Of course all of the above would be subject to whether or not ED is "un-paused". Did you get any further indications of what the criteria might be for that to happen, by any chance? Or what exactly did the rep mean by "European Delivery is currently on pause"....
 

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Very interesting info... thanks. I find the last bit about the periods and the buffer a little ambiguous. Is the representative saying that the Euro delivery period starts for you on 1/14 and lasts 8 weeks from that point in time? and that if you still wanted to do Euro Delivery you would have to contact the rep with your chosen preferred ED date - but that you would have to contact the rep with that info at least 19 days before the end of that 8 week period (as in, you'd have to contact them by March 11 minus 19 days, so.... by February 28th?)

Of course all of the above would be subject to whether or not ED is "un-paused". Did you get any further indications of what the criteria might be for that to happen, by any chance? Or what exactly did the rep mean by "European Delivery is currently on pause"....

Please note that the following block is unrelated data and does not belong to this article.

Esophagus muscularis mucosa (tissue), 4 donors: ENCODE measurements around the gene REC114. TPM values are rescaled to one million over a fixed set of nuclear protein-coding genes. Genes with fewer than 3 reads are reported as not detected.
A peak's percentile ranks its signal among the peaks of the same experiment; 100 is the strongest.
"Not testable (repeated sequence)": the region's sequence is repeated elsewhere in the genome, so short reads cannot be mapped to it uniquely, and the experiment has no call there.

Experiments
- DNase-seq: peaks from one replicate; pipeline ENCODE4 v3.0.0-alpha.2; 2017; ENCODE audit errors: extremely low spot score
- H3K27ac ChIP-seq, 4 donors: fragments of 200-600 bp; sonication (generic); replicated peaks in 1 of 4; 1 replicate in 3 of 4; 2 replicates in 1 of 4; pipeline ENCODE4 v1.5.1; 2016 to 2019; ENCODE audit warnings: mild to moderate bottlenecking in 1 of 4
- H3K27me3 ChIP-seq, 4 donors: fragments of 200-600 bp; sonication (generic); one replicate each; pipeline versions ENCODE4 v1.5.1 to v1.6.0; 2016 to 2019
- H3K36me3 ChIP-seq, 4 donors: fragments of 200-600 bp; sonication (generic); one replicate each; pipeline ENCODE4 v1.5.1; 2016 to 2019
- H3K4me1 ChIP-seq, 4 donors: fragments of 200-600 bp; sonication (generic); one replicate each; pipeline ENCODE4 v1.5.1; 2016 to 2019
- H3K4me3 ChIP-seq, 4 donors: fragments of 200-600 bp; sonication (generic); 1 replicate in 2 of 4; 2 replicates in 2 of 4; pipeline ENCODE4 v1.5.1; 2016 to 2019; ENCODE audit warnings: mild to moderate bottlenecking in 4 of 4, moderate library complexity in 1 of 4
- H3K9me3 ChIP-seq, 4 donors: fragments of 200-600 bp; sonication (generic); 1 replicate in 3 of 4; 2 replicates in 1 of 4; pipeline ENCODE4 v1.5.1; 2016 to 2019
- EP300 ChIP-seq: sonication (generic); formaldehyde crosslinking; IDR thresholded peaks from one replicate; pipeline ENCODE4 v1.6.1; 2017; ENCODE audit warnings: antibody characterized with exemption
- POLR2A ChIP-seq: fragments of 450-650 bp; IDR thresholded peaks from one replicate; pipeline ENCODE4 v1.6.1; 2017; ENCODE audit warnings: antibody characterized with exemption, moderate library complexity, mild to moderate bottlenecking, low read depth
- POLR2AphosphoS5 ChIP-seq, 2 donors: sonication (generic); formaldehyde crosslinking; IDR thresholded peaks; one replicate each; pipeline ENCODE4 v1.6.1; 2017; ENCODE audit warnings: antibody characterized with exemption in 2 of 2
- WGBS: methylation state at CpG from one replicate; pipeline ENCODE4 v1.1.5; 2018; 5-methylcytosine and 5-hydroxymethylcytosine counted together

They subsequently asked me to pick a preferred delivery date between 2/11 & 3/11 and said they'd see what they could do for me. Officially, European Delivery is paused and Zuffenhausen Factory Tours have been stopped. With Austria on a hard lockdown as of yesterday and Germany considering it, I'm not making any travel plans till there's a firm invitation to accommodate me.
 

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Thanks for the quick reply. Ok, so the sense is that they are still planning for you as if its going to happen, but it's all dependent on the current covid situation in Europe (which I've also been tracking, yes - there's a big spike there now).
 

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Thanks for the quick reply. Ok, so the sense is that they are still planning for you as if its going to happen, but it's all dependent on the current covid situation in Europe (which I've also been tracking, yes - there's a big spike there now).
More or less... they are being super responsive to my emails, so I am hopeful.